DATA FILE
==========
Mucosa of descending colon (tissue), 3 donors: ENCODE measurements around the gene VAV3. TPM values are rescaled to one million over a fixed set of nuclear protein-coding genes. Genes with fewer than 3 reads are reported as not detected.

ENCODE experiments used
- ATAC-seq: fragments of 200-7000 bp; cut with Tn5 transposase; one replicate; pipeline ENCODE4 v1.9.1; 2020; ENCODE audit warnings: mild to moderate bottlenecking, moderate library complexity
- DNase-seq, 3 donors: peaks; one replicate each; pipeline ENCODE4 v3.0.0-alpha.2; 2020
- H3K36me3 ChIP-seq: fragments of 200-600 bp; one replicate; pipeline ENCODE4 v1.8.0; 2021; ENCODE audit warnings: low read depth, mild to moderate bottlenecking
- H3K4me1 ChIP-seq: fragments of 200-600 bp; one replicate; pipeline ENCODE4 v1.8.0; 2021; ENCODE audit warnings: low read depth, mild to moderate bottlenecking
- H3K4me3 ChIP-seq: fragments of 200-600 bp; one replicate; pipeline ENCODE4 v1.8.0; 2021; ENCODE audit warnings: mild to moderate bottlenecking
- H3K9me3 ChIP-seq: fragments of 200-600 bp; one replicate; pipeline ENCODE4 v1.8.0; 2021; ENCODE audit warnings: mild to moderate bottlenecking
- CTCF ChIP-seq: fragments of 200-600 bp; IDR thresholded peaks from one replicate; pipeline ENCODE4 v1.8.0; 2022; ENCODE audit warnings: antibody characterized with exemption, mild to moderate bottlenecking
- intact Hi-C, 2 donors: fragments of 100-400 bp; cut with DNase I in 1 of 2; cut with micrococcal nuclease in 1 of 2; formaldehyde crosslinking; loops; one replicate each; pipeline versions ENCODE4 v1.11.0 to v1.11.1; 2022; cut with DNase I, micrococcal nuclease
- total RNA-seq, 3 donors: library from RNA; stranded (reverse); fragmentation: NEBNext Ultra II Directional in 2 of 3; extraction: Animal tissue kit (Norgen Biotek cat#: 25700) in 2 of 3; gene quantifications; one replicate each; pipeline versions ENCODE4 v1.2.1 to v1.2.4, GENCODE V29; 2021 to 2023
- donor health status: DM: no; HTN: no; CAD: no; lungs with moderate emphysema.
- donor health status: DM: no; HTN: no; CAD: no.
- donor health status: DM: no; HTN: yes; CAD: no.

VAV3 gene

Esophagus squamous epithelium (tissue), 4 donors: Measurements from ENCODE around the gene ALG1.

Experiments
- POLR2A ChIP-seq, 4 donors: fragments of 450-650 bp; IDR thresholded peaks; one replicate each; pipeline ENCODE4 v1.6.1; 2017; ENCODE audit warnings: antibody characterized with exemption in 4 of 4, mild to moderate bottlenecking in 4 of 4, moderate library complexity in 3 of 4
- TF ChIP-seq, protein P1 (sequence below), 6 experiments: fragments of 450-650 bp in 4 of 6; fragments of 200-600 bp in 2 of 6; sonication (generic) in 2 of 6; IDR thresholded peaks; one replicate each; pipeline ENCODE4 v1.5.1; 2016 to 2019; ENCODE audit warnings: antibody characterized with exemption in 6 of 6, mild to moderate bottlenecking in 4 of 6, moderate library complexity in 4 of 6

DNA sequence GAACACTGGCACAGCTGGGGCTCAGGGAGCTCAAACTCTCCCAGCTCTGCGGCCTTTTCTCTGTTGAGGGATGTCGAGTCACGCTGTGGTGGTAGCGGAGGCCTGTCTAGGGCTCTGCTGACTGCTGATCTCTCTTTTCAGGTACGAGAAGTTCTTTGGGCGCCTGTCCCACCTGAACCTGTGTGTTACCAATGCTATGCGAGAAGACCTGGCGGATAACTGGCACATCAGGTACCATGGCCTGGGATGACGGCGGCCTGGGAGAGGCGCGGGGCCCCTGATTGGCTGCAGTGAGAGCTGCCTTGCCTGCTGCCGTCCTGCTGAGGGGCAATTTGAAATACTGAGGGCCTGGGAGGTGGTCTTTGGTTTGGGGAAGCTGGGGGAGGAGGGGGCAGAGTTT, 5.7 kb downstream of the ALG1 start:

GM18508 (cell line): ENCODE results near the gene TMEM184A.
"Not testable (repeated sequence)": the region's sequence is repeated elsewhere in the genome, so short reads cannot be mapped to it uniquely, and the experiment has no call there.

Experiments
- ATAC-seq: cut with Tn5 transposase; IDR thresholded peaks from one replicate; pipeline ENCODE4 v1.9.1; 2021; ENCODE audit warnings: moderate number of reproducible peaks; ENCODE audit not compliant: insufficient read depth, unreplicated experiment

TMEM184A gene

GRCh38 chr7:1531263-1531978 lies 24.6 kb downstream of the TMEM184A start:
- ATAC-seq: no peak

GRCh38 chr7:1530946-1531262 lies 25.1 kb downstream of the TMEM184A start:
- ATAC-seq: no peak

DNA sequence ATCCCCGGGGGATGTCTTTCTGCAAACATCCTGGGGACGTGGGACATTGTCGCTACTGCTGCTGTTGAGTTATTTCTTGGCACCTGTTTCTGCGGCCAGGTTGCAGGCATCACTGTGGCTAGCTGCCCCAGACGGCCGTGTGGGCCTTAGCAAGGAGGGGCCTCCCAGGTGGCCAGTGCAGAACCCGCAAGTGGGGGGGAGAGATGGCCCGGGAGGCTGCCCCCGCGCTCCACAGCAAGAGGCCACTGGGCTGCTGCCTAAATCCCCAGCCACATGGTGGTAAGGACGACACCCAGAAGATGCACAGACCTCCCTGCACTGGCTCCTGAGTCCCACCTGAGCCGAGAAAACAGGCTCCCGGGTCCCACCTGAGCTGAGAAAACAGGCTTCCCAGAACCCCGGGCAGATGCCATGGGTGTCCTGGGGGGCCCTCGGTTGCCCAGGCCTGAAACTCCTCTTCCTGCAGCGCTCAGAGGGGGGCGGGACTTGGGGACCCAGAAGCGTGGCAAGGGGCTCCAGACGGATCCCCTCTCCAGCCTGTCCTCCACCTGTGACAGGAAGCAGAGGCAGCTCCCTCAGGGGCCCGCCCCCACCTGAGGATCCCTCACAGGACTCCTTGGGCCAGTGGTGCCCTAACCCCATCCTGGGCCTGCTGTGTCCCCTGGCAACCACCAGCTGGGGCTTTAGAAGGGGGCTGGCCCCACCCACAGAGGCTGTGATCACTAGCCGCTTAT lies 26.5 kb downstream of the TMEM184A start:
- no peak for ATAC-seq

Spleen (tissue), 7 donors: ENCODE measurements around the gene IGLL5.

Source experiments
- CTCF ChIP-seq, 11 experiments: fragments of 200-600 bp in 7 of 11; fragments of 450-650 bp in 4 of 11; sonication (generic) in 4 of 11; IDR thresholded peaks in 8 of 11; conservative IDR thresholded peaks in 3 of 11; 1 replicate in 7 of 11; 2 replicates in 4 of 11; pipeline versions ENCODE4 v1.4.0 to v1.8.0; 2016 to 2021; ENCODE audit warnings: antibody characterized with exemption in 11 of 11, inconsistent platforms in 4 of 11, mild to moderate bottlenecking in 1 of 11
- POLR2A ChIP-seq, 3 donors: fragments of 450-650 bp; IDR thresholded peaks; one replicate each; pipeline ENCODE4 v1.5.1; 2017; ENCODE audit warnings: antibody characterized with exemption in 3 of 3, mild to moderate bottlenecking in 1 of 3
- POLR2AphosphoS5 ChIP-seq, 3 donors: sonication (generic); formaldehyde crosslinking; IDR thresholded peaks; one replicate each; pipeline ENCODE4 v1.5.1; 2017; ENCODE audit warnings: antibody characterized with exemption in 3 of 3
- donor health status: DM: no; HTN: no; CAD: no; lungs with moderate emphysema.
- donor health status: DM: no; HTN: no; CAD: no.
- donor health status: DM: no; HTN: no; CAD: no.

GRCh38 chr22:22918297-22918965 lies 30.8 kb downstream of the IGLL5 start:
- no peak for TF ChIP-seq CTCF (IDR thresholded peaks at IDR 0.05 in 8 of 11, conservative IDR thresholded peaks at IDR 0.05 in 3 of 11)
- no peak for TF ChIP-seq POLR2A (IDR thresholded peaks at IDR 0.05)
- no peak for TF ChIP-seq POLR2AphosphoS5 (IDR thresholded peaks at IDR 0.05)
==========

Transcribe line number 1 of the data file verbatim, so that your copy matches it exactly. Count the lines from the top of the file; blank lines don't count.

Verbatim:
Mucosa of descending colon (tissue), 3 donors: ENCODE measurements around the gene VAV3. TPM values are rescaled to one million over a fixed set of nuclear protein-coding genes. Genes with fewer than 3 reads are reported as not detected.